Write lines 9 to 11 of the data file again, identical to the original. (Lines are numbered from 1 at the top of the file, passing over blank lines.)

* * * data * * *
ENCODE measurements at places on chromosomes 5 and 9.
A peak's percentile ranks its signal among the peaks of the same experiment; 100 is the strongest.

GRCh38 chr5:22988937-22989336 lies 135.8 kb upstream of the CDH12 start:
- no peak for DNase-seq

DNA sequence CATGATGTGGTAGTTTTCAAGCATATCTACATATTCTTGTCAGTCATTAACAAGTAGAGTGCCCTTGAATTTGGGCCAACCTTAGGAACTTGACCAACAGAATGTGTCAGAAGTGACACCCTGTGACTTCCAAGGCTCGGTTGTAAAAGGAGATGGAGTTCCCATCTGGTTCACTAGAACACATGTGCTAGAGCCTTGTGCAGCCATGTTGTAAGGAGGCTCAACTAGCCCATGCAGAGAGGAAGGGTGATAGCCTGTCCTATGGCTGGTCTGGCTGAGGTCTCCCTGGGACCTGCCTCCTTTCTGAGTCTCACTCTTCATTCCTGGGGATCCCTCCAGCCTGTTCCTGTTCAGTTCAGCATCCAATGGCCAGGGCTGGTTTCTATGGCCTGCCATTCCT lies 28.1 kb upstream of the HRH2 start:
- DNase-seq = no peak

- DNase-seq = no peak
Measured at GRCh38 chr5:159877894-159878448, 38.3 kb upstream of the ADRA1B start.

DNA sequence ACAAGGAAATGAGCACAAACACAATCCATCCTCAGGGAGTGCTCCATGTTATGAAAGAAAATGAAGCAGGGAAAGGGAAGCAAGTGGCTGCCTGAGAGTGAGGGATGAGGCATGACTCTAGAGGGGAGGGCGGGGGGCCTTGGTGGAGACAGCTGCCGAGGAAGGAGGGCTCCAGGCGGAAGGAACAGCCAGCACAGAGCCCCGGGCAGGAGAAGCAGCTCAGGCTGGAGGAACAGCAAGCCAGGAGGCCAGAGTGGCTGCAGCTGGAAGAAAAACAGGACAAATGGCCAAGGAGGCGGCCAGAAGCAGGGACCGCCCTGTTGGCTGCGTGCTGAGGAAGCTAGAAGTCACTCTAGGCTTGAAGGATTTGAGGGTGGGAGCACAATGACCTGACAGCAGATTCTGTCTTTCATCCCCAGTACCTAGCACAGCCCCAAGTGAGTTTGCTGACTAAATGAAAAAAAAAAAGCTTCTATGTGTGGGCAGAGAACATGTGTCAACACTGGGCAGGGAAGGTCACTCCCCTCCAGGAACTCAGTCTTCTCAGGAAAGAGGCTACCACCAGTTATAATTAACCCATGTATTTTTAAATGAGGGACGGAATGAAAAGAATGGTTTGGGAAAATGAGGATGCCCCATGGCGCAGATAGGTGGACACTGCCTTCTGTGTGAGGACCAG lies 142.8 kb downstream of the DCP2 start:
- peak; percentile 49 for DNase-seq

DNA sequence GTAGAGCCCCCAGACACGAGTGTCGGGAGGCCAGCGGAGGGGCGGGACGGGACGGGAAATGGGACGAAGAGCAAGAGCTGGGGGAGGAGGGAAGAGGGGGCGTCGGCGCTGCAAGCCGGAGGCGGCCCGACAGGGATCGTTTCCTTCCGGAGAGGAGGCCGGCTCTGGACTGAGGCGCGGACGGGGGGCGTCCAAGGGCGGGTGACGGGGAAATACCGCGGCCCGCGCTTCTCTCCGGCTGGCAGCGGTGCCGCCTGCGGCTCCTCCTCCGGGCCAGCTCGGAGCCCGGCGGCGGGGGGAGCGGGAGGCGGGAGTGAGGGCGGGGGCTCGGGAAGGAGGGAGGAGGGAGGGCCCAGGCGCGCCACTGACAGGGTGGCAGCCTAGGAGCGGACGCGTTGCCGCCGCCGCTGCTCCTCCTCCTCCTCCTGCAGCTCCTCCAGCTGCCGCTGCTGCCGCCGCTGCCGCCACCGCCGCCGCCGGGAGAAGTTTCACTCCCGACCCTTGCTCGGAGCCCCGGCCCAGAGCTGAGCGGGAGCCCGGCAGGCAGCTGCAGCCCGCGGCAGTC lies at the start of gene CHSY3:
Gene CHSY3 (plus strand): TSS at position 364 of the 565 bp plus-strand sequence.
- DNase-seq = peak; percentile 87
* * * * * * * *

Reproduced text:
DNA sequence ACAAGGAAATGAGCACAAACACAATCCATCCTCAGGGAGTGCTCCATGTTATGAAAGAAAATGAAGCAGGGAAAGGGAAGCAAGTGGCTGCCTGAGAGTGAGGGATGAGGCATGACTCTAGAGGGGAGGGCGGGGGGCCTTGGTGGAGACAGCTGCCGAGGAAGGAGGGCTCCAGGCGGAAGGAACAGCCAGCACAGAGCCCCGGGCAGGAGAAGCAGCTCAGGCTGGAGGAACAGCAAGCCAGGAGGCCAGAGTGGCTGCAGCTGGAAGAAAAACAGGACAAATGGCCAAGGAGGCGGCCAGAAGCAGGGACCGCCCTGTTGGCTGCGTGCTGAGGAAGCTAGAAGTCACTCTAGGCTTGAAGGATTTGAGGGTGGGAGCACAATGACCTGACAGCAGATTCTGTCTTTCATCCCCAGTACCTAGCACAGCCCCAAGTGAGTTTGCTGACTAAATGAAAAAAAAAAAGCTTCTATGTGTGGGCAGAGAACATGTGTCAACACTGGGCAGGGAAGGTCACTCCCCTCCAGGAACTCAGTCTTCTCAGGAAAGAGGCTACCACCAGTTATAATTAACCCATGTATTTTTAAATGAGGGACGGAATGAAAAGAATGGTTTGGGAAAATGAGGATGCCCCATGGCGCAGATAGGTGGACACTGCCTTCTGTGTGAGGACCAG lies 142.8 kb downstream of the DCP2 start:
- peak; percentile 49 for DNase-seq

DNA sequence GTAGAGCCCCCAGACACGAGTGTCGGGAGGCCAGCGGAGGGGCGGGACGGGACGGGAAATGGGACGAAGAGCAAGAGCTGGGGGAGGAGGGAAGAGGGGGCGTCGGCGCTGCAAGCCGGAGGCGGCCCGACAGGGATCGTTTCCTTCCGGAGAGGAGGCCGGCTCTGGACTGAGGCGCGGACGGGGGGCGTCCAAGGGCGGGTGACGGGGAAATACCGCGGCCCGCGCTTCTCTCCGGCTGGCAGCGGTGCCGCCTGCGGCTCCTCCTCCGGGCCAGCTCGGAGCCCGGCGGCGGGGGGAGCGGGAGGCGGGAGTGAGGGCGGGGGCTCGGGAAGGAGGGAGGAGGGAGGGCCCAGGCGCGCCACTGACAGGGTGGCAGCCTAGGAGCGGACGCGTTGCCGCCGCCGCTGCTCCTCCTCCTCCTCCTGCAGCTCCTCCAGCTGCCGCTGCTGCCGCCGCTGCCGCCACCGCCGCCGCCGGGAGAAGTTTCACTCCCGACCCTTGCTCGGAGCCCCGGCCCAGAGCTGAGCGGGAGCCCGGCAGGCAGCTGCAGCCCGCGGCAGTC lies at the start of gene CHSY3: